The Spanish property market appears to be both crashing and surging, if headlines are to be believed. In reality fiscal distortions are just playing havoc with Spain’s already unreliable housing market numbers, so the latest reported surge in sales needs to be taken with a pinch of salt.
The latest numbers from the General Council of Notaries say home sales surged 40 per cent in March. But the week before last the figures from the National Institute of Statistics showed that Spanish home sales plunged 24 per cent in February. Is the Spanish housing market going up and down like a yoyo?
Far from it. In reality, the market is neither surging or crashing, just bumbling along the bottom of the crisis. The startling figures are simply the reflection of fiscal distortions that will wear off in the next few months.
The latest numbers from the notaries show that home sales in Marched rose 40pc year-on-year, to 26,602, after surging 59 per cent in February, but crashing 20 per cent in January. The notaries say this is the start of the “normalisation of the figures after the end of mortgage interest tax relief”.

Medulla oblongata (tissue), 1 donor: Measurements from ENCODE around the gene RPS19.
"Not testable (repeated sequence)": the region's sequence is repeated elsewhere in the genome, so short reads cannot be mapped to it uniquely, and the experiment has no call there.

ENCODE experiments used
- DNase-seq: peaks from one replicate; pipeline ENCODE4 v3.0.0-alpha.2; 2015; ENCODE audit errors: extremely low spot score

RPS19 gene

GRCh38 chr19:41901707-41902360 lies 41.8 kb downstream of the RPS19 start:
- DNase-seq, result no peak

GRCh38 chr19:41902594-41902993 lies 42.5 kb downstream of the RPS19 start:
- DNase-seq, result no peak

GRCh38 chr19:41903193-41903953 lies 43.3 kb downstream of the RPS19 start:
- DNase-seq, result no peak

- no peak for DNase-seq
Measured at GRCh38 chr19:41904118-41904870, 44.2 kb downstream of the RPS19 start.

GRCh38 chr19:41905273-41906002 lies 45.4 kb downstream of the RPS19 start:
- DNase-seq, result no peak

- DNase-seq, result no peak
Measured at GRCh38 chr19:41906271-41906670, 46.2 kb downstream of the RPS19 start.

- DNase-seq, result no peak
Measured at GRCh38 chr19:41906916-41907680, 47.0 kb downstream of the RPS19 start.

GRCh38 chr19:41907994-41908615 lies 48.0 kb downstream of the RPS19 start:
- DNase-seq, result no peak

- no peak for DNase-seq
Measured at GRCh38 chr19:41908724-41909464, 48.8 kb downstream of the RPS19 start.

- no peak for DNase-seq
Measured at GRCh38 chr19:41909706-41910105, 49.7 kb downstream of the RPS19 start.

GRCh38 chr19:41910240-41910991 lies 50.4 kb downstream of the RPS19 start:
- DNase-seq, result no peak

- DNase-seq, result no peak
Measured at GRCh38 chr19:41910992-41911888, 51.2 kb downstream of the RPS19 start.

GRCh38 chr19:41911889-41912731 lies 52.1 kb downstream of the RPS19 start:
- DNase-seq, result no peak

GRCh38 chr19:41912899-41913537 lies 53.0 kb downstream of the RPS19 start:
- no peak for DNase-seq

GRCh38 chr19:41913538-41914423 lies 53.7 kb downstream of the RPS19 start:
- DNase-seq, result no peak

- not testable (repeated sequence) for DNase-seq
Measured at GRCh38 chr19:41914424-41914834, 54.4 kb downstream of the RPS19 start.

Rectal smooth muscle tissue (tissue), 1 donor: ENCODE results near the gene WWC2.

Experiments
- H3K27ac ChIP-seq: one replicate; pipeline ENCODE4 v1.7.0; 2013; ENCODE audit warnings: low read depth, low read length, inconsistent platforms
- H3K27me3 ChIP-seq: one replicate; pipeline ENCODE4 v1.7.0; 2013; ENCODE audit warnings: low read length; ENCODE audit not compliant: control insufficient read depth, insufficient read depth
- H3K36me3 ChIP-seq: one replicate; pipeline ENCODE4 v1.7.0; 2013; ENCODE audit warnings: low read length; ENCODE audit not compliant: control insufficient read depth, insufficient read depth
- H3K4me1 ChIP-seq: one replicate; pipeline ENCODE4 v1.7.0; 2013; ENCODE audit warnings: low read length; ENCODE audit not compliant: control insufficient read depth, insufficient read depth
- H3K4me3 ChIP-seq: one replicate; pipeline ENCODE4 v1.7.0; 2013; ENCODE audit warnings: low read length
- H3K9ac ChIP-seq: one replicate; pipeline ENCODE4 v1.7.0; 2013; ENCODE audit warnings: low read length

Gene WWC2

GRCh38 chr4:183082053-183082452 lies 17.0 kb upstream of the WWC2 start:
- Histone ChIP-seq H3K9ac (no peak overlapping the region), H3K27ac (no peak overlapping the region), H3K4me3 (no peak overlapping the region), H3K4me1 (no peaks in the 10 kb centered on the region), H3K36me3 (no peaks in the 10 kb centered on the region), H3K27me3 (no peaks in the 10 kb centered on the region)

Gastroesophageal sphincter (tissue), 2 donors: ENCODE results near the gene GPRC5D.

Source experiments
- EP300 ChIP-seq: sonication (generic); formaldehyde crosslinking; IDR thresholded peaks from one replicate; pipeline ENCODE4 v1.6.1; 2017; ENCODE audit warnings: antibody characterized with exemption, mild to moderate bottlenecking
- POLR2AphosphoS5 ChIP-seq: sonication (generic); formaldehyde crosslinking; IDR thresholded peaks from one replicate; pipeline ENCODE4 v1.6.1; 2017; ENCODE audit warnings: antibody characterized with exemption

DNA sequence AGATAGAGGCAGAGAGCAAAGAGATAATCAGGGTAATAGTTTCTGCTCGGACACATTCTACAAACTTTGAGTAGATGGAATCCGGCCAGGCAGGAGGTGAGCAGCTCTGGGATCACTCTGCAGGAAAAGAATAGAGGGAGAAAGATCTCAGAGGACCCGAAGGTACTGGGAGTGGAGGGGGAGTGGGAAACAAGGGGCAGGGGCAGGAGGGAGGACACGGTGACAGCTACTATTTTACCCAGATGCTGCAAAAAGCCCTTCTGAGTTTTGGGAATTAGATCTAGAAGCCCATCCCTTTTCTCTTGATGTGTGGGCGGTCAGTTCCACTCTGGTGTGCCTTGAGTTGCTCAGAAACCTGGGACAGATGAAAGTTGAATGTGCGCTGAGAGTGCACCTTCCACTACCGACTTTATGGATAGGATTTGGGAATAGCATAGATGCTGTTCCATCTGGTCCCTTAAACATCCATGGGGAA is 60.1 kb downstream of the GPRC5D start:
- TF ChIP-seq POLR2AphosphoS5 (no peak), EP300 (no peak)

Some of Spain’s leading papers couldn’t resist reporting this illusory increase in sales as the starting gun to the housing market’s recovery. That was wishful thinking. The underlying trend is still heavily depressed, even though house prices apparently rose 0.6 per cent in March to 1,189 €/m2, after jumping 9 per cent the previous month.
Mortgage credit starts to flow again
New mortgage lending expanded in February “in keeping with the growth in home sales,” say the notaries. New mortgage lending rose 35.9 per cent, though the average loan shrank 6.8 per cent to €104,157. The proportion of homes purchases financed with mortgage borrowing rose to 34 per cent, with loans-to-value up to 75.6 per cent. “The figures could be anticipating a change of trend or at least the end of the downward spiral,” say the Notaries.